Year

2007

Degree Name

Doctor of Philosophy

Department

nstitute for Superconducting and Electronic Materials - Faculty of Engineering

Abstract

The commercially available lithium-ion cells, which are the most advanced among the rechargeable battery systems available so far, employ polycrystalline microsized powder as the electrode materials, which functions as the Li-ion insertion hosts. With the advancement of nanotechnology, there is an interest in the replacement of conventional materials by nanostructured materials. The use of nanoparticles in composite electrodes for Li-ion batteries may have considerable kinetic advantages due to the reduction of the diffusion length for lithium-ion insertion into the active mass, and also because of the reduction of the overall charge transfer resistance of the electrodes. In this doctoral work, several nanostructured materials were examined and characterized for possible application as electrode materials in Li-ion rechargeable batteries. Among the anode candidates studied were free-standing single-walled carbon nanotube (SWCNT) paper, lead oxide (PbO) and lead oxide-carbon (PbO-C) nanocomposite, and carbon-coated silicon (Si-C) nanocomposite materials. Meanwhile, several cathode candidates were also studied: nanostructured vanadium oxide (V2O5), lithium trivanadate (LiV3O8) nanoparticles, and lithium manganese oxide (LiMn2O4) thin film electrode.

Free-standing SWCNT paper electrodes have been synthesized by a simple filtration method via positive pressure. The free-standing electrode was produced without any binder or metal substrate, which reduced the weight significantly. The free-standing SWCNT paper electrodes were also flexible and had good electrical conductivity. With the addition of both carbon black and nanosized Si particles, the electrical conductivity and specific capacity of the free-standing SWCNT paper electrode were greatly enhanced, so that they retained a capacity of 400 mAh g-1 beyond 100 cycles. A new approach has been used to prepare nanostructured PbO and PbO-C composites via the spray pyrolysis technique. The prepared powders consist of fine nanocrystalline PbO homogeneously distributed within an amorphous carbon matrix with highly developed surface area. The combination of spray technology and carbon addition increased the specific surface area (above 6 m2 g-1) and the conductivity of PbO, and also improved the specific capacity, with a reversible capacity above 100 mAh g-1 retained beyond 50 cycles. An effective, inexpensive, and industrially oriented approach was applied to produce carbon-coated Si nanocomposites. Carbon-coated Si nanocomposites spraypyrolyzed in air at 400 oC showed the best cycling performance, retaining a specific capacity of 1120 mAh g-1 beyond 100 cycles, with a capacity fading of less than 0.4 % per cycle. The beneficial effect of the carbon-coating in enhancing the dimensional stability of the Si nanoparticles appears to be the main reason for this markedly improved electrochemical performance.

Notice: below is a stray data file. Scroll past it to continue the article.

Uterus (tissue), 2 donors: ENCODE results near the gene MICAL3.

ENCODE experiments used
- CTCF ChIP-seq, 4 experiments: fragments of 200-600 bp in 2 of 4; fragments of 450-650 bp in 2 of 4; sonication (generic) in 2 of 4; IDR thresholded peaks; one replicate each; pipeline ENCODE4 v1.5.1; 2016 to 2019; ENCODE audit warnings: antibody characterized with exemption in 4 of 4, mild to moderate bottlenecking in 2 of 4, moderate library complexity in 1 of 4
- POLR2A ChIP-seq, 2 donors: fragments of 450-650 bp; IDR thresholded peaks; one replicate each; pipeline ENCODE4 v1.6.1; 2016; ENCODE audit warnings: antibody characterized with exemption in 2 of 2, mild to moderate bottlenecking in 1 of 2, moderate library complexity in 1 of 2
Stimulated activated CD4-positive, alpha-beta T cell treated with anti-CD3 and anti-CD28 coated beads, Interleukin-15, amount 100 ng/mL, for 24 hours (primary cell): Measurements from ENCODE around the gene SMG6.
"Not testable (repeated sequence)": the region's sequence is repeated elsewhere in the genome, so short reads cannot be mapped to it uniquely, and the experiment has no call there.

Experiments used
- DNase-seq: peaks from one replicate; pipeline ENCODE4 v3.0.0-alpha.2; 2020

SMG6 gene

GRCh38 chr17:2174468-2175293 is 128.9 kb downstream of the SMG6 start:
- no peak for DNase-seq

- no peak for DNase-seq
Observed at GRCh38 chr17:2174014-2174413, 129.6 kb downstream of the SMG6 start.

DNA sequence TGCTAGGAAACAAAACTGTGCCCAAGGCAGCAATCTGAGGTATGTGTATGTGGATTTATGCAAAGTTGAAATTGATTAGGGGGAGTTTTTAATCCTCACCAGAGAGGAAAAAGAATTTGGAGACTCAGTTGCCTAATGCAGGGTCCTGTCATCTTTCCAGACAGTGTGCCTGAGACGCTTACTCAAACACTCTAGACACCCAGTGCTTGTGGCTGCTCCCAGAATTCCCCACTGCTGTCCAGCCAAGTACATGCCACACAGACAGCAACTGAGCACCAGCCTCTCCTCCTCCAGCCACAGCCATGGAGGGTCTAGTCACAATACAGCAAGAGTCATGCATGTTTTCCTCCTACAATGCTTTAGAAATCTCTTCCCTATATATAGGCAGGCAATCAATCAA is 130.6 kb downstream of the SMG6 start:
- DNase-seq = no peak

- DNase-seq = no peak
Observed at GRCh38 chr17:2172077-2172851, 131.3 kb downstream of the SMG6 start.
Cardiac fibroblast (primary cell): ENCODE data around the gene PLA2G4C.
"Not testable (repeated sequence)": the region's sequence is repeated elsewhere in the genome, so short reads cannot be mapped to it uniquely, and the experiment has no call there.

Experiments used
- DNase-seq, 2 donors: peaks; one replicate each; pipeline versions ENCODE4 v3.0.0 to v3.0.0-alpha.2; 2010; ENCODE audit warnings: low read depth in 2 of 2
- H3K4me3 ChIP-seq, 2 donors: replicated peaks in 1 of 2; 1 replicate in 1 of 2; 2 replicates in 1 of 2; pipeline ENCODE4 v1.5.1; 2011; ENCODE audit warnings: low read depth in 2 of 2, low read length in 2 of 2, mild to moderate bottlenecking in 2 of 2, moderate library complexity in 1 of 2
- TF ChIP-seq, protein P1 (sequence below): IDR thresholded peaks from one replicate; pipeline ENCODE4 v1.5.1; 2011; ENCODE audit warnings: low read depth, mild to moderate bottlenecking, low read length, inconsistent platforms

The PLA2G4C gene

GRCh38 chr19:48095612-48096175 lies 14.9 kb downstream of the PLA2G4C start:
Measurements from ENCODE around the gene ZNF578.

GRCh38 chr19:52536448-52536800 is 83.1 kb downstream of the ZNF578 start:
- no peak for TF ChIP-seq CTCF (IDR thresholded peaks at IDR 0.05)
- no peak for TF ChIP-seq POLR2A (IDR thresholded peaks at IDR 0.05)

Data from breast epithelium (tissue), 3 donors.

One-dimensional (1D) nanostructures of V2O5 have been successfully synthesized via a precipitation process followed by heating in vacuum at 300 oC. The increase in crystallinity and higher yield of one-dimensional nanostructured oxides contributed significantly to the improved capacity and enhanced cycle life. V2O5 nanoparticles were also synthesized via the flame spray pyrolysis (FSP) process in air. They showed an improved cycle life when the cut-off potential for discharging was increased from 1.5 Vto 2.5 V. The significant capacity loss when discharging to 1.5 V is possibly related to the dissolution of vanadium active mass and the structural changes upon cycling in the larger potential span. The flame spray pyrolyzed V2O5 nanoparticles show excellent cyclability when cycled between 2.5 V and 4.0 V vs. Li/Li+, retaining a discharge capacity of 120 mAh g-1 beyond 100 cycles at a cycling rate of 100 mA g-1. LiV3O8 nanoparticles (~24 nm in size) have been synthesized by FSP for the first time. The assynthesized LiV3O8 nanoparticles proved to be a promising cathode material for lithium rechargeable batteries, retaining a specific discharge capacity of 180 mAh g-1 beyond 50 cycles. A series of LiMn2O4 thin films on either Si (100) or stainless steel substrate were successfully prepared via pulsed laser deposition (PLD). The as-deposited LiMn2O4 thin films on stainless steel substrate are highly lithium- and oxygen-deficient, as confirmed by ERDA/RBS and Raman analysis. Lithium and oxygen content increased when the pulse rate was increased, leading to thicker films. However, the LiMn2O4 thin film with the lowest deposition pulse rate (or thinnest film) exhibited the best electrochemical performance, retaining a charge capacity of 48 μAh cm-2 μm-1 beyond 100 cycles.

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